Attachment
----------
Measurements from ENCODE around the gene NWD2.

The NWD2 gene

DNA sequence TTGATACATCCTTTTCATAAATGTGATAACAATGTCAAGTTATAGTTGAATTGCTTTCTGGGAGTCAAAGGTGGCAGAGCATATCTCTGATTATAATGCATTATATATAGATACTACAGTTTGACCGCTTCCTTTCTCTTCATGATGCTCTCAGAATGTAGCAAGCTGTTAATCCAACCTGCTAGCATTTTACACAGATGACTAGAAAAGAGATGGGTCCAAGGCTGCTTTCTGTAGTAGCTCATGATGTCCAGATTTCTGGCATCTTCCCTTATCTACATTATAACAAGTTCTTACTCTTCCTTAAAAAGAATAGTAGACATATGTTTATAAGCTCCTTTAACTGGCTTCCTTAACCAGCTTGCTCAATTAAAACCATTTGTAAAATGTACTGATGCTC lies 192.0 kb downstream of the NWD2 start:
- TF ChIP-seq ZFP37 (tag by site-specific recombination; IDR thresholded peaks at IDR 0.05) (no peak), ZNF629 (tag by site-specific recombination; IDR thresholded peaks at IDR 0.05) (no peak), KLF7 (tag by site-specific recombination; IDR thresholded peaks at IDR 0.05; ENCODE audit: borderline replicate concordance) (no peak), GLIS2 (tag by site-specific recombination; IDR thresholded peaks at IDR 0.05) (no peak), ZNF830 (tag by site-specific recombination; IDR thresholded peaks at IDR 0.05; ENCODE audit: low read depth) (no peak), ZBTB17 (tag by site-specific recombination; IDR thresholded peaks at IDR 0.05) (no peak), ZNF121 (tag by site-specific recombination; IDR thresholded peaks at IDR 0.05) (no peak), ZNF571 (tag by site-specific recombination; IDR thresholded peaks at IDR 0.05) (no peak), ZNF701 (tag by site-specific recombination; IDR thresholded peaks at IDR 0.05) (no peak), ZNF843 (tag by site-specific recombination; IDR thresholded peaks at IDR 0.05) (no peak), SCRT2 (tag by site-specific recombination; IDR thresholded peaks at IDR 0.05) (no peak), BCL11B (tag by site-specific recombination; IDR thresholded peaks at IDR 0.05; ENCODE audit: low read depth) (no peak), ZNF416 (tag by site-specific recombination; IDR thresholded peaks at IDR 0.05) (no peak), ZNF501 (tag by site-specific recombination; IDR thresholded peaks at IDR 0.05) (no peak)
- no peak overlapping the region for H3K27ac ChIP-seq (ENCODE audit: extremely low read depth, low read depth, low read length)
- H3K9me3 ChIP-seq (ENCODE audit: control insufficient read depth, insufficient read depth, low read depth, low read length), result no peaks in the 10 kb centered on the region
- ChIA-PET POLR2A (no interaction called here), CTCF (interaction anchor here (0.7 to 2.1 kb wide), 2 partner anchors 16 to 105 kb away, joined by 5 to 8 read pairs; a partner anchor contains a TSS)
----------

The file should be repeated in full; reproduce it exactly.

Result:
Measurements from ENCODE around the gene NWD2.

The NWD2 gene

DNA sequence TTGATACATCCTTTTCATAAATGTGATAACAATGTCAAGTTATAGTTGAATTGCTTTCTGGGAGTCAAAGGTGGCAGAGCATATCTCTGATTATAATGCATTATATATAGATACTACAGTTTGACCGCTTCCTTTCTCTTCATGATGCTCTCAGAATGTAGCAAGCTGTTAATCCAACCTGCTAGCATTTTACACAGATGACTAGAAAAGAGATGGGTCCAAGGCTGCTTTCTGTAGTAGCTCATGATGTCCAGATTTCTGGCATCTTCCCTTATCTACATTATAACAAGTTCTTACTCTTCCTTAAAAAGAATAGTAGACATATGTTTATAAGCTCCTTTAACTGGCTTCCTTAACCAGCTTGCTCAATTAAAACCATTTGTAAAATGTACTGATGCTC lies 192.0 kb downstream of the NWD2 start:
- TF ChIP-seq ZFP37 (tag by site-specific recombination; IDR thresholded peaks at IDR 0.05) (no peak), ZNF629 (tag by site-specific recombination; IDR thresholded peaks at IDR 0.05) (no peak), KLF7 (tag by site-specific recombination; IDR thresholded peaks at IDR 0.05; ENCODE audit: borderline replicate concordance) (no peak), GLIS2 (tag by site-specific recombination; IDR thresholded peaks at IDR 0.05) (no peak), ZNF830 (tag by site-specific recombination; IDR thresholded peaks at IDR 0.05; ENCODE audit: low read depth) (no peak), ZBTB17 (tag by site-specific recombination; IDR thresholded peaks at IDR 0.05) (no peak), ZNF121 (tag by site-specific recombination; IDR thresholded peaks at IDR 0.05) (no peak), ZNF571 (tag by site-specific recombination; IDR thresholded peaks at IDR 0.05) (no peak), ZNF701 (tag by site-specific recombination; IDR thresholded peaks at IDR 0.05) (no peak), ZNF843 (tag by site-specific recombination; IDR thresholded peaks at IDR 0.05) (no peak), SCRT2 (tag by site-specific recombination; IDR thresholded peaks at IDR 0.05) (no peak), BCL11B (tag by site-specific recombination; IDR thresholded peaks at IDR 0.05; ENCODE audit: low read depth) (no peak), ZNF416 (tag by site-specific recombination; IDR thresholded peaks at IDR 0.05) (no peak), ZNF501 (tag by site-specific recombination; IDR thresholded peaks at IDR 0.05) (no peak)
- no peak overlapping the region for H3K27ac ChIP-seq (ENCODE audit: extremely low read depth, low read depth, low read length)
- H3K9me3 ChIP-seq (ENCODE audit: control insufficient read depth, insufficient read depth, low read depth, low read length), result no peaks in the 10 kb centered on the region
- ChIA-PET POLR2A (no interaction called here), CTCF (interaction anchor here (0.7 to 2.1 kb wide), 2 partner anchors 16 to 105 kb away, joined by 5 to 8 read pairs; a partner anchor contains a TSS)